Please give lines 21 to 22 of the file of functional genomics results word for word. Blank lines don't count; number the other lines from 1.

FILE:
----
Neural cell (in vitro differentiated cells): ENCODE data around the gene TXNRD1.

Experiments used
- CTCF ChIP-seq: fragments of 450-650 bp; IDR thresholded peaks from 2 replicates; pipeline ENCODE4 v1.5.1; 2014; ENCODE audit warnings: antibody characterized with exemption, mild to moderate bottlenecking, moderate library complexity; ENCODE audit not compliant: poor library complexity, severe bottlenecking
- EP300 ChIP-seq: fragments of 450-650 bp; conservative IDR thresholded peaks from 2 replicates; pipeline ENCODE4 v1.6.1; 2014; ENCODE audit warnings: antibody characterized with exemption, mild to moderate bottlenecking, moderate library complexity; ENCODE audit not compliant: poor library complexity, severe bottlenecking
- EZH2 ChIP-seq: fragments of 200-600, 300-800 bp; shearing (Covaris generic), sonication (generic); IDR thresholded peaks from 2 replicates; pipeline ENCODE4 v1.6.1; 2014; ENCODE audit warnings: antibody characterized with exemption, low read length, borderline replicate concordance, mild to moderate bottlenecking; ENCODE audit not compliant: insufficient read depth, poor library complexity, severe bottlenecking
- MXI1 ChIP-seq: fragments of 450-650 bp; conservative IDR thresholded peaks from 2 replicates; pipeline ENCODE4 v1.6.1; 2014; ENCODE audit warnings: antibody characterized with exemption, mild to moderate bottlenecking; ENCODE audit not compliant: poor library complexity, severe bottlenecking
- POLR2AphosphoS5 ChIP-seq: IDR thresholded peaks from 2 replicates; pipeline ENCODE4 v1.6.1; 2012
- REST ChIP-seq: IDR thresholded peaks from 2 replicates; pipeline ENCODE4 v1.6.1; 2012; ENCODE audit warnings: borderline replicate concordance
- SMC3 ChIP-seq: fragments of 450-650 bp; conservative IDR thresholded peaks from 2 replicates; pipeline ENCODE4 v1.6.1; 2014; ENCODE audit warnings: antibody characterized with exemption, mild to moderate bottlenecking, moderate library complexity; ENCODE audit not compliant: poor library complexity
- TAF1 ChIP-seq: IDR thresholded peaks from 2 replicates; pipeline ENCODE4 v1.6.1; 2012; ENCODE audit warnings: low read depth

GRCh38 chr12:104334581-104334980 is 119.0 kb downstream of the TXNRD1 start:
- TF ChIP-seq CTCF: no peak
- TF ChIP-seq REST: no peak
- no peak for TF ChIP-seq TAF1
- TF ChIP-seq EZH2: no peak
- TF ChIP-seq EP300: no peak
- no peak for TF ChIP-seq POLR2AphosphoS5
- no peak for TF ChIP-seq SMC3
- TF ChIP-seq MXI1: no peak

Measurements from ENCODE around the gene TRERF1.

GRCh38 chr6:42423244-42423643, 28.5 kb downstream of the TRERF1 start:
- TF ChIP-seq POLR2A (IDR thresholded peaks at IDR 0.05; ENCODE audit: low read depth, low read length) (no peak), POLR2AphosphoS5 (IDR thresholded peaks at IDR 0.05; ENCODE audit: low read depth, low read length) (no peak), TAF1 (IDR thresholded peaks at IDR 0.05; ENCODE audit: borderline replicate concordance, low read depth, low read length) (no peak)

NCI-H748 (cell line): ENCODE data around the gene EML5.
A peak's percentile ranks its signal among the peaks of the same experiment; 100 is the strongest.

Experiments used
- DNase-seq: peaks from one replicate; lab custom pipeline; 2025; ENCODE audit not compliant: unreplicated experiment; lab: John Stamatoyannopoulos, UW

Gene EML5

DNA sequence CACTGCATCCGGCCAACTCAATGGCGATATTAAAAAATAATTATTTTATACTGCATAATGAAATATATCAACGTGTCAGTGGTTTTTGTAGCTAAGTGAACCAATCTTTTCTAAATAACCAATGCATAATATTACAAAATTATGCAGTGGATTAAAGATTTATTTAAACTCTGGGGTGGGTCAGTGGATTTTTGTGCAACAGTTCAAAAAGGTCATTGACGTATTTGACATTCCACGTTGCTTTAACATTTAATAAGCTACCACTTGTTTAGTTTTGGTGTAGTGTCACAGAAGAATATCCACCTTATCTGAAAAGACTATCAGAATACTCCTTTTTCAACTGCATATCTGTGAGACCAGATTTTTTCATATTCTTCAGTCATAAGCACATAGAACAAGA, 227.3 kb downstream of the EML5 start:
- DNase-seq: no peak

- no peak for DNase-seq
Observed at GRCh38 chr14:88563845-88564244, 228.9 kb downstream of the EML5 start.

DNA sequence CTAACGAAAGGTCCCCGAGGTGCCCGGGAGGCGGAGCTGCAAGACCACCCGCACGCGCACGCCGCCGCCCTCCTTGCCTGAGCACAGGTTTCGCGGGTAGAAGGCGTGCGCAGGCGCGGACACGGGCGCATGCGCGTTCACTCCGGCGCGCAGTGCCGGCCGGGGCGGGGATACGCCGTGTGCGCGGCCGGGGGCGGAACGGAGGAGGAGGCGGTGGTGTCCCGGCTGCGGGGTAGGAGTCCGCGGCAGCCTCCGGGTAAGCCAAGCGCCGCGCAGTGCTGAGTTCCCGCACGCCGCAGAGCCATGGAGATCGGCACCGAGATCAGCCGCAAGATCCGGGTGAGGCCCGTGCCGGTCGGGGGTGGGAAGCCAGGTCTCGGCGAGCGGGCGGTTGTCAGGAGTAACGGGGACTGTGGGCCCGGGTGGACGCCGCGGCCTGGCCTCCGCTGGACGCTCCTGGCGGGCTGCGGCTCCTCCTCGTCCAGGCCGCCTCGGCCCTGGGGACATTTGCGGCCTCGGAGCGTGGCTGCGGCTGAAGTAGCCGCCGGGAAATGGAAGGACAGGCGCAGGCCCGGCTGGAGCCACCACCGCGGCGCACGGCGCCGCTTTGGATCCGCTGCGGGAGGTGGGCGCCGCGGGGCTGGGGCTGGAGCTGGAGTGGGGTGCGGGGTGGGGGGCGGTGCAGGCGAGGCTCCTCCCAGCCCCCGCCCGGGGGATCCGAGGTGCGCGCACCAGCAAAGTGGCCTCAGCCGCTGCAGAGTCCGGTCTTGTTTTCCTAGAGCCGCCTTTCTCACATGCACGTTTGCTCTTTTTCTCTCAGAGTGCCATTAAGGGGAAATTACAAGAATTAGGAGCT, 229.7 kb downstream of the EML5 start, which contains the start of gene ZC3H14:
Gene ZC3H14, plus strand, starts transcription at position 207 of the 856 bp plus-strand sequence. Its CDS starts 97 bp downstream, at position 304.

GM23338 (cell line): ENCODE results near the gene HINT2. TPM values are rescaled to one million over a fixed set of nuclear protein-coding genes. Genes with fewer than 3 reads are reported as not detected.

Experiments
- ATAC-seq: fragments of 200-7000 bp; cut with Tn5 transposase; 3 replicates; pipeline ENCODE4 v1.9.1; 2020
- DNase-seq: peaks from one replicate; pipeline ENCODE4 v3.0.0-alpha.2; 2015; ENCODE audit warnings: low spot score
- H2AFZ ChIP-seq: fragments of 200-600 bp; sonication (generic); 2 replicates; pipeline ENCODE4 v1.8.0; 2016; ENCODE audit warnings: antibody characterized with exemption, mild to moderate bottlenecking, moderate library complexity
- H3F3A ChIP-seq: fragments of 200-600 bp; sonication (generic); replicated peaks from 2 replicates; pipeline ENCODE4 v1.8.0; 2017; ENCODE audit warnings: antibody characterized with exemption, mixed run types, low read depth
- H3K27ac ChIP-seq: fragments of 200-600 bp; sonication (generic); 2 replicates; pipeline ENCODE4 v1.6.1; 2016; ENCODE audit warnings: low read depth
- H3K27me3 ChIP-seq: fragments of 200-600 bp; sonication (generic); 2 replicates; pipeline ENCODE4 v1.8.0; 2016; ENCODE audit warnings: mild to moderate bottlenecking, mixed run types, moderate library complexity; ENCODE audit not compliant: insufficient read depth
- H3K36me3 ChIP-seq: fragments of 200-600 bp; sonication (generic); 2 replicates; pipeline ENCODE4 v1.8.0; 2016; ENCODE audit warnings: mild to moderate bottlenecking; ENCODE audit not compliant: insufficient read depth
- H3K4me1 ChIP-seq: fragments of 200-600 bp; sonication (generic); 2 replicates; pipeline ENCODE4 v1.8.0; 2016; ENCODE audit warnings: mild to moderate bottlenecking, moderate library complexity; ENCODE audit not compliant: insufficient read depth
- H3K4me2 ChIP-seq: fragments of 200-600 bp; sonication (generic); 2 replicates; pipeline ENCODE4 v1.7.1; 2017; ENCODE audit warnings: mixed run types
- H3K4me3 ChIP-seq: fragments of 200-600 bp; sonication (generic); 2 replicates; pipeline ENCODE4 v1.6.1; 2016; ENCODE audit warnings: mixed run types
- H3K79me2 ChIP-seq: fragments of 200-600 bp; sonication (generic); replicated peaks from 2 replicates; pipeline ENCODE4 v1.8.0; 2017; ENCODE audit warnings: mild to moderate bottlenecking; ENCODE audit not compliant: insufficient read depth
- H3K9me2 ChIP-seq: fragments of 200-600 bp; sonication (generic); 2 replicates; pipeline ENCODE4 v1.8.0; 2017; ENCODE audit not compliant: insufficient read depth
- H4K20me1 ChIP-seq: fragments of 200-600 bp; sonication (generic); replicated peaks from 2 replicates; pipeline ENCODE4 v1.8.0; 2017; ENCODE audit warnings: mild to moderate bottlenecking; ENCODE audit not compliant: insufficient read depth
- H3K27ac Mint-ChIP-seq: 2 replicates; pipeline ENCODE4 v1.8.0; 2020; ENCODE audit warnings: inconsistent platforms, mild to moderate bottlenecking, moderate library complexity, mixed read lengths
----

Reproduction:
GRCh38 chr6:42423244-42423643, 28.5 kb downstream of the TRERF1 start:
- TF ChIP-seq POLR2A (IDR thresholded peaks at IDR 0.05; ENCODE audit: low read depth, low read length) (no peak), POLR2AphosphoS5 (IDR thresholded peaks at IDR 0.05; ENCODE audit: low read depth, low read length) (no peak), TAF1 (IDR thresholded peaks at IDR 0.05; ENCODE audit: borderline replicate concordance, low read depth, low read length) (no peak)